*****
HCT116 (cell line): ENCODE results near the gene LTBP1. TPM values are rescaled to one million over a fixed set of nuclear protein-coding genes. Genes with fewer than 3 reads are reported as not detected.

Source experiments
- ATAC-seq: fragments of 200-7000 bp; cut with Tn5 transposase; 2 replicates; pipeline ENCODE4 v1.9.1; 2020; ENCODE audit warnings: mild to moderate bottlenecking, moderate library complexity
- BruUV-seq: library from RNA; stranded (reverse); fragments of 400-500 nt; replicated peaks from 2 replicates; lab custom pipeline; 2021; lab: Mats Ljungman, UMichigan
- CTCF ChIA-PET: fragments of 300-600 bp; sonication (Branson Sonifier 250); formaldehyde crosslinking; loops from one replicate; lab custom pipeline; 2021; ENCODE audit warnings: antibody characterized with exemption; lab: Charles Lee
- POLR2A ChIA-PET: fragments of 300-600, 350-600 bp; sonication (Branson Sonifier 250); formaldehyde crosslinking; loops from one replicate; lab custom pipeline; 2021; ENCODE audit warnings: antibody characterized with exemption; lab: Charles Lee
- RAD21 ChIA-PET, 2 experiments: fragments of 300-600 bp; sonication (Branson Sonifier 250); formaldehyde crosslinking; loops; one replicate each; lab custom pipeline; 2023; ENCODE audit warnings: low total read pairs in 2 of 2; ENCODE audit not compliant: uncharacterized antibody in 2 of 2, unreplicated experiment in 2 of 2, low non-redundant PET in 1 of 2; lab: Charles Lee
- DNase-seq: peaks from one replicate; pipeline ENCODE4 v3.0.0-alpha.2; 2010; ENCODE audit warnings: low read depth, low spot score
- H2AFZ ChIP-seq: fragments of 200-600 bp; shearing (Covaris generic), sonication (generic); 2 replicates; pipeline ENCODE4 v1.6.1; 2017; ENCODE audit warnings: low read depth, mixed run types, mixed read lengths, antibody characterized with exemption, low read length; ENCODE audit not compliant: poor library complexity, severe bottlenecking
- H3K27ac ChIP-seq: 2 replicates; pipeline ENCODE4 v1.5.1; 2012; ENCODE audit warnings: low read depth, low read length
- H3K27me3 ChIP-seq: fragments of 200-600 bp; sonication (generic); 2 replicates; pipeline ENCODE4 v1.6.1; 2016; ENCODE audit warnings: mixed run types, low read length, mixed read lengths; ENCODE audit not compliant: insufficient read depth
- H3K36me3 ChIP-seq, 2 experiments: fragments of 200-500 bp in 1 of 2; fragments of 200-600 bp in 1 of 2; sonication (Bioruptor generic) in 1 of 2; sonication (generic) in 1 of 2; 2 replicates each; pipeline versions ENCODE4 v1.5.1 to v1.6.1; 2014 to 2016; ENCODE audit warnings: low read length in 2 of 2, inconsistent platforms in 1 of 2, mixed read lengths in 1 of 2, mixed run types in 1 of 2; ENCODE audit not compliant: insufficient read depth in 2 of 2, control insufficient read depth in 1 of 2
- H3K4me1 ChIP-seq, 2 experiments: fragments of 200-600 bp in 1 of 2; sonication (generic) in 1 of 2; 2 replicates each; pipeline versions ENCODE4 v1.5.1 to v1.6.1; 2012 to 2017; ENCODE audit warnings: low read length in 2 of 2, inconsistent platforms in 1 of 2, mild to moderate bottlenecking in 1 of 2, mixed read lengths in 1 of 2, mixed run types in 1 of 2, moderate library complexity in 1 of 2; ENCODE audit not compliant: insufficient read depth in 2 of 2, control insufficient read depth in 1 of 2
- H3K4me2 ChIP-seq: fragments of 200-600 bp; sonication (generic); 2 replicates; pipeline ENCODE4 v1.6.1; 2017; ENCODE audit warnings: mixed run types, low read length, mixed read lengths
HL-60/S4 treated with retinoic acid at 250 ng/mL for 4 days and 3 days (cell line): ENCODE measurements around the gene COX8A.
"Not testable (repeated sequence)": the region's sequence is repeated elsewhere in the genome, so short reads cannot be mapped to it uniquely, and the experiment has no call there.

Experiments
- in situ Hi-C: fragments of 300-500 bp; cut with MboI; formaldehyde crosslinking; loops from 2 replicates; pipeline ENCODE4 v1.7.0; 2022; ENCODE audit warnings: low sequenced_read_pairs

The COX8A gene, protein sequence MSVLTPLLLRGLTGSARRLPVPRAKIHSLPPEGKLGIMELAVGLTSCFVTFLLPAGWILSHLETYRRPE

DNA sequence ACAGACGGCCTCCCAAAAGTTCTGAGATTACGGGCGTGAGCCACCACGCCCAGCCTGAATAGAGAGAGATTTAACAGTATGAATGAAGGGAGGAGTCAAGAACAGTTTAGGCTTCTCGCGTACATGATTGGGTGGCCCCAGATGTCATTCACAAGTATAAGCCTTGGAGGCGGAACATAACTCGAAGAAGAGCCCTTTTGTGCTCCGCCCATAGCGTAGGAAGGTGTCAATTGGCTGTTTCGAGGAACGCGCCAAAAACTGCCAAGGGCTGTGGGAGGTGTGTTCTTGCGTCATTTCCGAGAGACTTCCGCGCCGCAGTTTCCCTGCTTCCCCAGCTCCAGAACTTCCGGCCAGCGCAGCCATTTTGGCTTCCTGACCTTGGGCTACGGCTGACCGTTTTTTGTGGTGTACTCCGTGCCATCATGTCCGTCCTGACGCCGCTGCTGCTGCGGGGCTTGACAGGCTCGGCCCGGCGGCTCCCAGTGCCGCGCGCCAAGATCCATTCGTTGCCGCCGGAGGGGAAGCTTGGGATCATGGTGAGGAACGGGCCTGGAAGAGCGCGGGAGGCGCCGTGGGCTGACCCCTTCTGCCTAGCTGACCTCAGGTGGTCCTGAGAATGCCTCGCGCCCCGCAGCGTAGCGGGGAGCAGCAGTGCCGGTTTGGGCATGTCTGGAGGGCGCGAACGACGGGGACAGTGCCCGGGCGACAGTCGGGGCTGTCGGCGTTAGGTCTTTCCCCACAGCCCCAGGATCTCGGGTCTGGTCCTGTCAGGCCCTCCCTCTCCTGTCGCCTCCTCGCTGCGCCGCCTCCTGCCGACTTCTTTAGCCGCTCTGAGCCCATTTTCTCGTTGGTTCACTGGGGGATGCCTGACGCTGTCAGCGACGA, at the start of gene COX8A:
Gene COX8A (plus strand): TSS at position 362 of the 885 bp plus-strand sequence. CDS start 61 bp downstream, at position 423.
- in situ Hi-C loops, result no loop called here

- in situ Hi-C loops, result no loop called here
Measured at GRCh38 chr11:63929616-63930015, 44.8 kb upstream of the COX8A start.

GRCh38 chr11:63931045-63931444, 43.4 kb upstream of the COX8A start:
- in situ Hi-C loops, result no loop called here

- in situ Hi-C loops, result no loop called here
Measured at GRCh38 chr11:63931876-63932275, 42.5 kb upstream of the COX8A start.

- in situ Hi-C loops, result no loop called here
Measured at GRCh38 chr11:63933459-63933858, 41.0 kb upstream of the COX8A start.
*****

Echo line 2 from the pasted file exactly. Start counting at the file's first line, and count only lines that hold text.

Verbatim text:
Source experiments